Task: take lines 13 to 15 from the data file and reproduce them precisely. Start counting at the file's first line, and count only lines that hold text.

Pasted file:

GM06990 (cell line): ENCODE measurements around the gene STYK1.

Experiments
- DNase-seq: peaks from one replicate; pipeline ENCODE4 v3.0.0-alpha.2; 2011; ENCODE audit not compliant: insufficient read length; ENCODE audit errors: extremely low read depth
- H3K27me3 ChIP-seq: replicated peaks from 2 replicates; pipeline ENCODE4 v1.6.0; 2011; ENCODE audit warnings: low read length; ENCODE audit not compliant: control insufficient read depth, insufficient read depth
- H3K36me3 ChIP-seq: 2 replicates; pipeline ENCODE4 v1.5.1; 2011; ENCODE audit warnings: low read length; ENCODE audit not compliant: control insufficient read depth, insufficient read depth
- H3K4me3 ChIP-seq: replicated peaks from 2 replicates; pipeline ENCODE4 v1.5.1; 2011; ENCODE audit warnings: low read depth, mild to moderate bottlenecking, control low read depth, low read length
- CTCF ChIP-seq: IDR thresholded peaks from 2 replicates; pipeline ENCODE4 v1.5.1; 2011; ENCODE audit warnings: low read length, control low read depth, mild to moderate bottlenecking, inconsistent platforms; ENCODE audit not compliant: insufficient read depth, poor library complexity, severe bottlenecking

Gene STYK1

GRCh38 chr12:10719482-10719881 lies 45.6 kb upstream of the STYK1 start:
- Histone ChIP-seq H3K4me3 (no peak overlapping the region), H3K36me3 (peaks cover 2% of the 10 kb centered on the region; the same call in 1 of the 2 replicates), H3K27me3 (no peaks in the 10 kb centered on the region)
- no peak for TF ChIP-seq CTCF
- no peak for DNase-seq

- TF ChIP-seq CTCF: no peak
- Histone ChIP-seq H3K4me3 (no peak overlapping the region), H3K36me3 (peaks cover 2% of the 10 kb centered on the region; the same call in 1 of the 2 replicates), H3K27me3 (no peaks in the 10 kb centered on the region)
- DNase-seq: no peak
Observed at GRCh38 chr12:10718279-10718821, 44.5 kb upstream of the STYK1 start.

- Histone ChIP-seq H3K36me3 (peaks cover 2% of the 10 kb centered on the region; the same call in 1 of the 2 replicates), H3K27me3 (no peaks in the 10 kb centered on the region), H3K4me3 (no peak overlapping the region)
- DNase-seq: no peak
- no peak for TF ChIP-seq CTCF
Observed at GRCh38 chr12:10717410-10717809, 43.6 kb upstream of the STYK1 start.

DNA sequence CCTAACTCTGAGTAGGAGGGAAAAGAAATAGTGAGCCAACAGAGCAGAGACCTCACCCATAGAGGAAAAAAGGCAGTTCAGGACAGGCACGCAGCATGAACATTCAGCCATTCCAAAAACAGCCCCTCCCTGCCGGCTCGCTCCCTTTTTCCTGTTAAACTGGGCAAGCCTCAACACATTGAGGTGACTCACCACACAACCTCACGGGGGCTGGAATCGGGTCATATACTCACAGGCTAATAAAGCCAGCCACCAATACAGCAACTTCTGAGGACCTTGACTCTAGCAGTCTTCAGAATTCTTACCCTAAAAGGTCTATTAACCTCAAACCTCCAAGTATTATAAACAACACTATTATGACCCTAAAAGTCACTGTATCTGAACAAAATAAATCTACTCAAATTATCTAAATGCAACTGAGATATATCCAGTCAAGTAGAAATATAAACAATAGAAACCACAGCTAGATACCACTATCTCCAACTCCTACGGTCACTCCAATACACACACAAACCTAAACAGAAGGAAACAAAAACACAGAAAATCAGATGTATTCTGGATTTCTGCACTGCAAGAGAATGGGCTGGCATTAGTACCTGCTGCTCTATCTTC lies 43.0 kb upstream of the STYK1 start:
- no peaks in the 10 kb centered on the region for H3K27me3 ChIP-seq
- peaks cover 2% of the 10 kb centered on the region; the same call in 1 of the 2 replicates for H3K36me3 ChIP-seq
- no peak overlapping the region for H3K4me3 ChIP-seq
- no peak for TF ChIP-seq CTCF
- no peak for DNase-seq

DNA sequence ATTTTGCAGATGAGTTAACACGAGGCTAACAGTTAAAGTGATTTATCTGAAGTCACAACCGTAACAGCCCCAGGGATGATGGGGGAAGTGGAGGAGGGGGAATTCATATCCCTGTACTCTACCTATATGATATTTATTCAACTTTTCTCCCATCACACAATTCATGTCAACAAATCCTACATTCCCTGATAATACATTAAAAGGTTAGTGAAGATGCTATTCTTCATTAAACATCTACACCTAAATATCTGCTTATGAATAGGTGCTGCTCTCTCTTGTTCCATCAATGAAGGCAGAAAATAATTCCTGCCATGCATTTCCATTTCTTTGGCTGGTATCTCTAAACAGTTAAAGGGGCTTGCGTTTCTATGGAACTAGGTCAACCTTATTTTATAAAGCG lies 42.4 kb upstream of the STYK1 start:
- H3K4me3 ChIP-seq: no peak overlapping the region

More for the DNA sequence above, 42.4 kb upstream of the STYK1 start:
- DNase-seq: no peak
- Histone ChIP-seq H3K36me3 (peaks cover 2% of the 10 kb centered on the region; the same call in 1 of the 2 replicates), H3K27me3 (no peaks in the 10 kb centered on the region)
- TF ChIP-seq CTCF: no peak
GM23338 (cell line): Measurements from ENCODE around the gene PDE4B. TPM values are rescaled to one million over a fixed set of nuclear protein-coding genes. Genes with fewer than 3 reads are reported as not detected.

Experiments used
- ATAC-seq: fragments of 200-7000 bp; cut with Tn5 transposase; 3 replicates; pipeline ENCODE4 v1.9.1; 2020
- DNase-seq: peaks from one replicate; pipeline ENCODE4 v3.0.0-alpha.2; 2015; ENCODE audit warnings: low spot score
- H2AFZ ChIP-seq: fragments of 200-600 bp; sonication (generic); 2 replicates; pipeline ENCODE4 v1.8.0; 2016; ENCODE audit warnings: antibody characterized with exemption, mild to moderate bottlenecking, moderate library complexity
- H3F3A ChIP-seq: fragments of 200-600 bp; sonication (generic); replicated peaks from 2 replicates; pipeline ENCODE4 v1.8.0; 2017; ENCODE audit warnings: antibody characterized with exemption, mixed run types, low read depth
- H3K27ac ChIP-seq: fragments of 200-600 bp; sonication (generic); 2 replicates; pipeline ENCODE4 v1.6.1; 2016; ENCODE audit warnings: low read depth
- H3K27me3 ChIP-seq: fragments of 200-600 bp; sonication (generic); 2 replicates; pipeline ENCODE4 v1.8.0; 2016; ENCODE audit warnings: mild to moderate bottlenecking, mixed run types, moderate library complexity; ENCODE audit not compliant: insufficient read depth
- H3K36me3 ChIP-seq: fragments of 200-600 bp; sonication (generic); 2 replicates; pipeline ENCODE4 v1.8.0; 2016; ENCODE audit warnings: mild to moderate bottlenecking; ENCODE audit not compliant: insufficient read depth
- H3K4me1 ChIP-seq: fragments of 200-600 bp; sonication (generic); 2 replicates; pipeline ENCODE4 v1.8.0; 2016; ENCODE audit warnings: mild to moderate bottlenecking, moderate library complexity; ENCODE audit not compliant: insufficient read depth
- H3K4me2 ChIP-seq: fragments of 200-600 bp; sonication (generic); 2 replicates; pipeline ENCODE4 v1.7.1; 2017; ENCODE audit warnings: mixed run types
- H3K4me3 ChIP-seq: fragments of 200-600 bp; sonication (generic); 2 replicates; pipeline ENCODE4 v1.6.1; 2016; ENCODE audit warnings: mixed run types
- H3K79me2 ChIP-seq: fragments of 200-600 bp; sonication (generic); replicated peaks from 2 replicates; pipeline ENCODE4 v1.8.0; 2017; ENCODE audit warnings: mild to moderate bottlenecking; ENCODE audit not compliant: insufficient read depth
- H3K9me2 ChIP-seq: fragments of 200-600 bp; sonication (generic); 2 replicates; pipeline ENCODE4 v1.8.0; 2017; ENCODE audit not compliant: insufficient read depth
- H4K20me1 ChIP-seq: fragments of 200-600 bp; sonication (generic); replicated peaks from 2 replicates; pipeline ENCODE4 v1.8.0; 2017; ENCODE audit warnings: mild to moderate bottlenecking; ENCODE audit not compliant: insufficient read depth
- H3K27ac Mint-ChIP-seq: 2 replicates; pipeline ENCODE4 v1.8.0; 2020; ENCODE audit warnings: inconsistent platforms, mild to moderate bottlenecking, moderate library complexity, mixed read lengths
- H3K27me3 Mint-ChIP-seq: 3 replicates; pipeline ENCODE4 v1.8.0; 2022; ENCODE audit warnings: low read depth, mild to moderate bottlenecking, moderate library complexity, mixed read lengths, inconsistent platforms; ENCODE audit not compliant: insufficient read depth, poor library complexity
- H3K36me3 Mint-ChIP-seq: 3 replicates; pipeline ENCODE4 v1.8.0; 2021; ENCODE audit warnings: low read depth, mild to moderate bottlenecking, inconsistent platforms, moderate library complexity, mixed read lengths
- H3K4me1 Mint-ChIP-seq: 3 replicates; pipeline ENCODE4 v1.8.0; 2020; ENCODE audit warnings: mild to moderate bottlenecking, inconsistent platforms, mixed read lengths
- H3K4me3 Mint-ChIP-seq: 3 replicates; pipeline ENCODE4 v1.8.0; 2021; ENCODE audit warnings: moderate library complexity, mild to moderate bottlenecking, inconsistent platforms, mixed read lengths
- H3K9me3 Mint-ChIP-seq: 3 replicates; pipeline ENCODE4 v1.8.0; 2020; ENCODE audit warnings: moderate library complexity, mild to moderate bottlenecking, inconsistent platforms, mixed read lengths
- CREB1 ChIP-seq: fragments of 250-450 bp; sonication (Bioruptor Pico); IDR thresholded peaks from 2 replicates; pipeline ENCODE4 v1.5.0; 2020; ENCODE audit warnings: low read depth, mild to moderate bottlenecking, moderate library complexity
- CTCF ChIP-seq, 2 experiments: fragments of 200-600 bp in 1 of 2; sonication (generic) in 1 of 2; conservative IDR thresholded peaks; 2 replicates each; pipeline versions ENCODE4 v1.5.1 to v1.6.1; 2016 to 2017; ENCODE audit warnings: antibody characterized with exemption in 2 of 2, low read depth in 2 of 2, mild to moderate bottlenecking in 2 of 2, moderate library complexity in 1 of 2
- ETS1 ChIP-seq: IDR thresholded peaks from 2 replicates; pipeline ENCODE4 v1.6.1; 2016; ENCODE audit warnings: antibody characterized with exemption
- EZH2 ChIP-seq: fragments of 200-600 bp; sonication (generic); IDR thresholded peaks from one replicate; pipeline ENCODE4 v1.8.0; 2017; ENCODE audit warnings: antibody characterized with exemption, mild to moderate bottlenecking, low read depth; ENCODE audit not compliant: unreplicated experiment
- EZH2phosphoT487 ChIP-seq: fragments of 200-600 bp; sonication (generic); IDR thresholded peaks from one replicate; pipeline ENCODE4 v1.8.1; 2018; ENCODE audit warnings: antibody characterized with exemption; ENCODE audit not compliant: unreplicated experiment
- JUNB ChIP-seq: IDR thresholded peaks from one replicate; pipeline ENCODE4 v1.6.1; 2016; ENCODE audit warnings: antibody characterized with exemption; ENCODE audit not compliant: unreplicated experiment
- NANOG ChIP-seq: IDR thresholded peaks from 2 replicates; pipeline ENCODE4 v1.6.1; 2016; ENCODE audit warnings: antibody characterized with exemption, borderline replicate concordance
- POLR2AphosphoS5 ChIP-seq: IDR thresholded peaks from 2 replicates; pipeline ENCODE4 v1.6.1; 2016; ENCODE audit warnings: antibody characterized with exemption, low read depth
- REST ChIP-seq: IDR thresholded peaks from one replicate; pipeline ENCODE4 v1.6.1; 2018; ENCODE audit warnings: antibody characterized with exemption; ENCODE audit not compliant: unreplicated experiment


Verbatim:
- TF ChIP-seq CTCF: no peak
- Histone ChIP-seq H3K4me3 (no peak overlapping the region), H3K36me3 (peaks cover 2% of the 10 kb centered on the region; the same call in 1 of the 2 replicates), H3K27me3 (no peaks in the 10 kb centered on the region)
- DNase-seq: no peak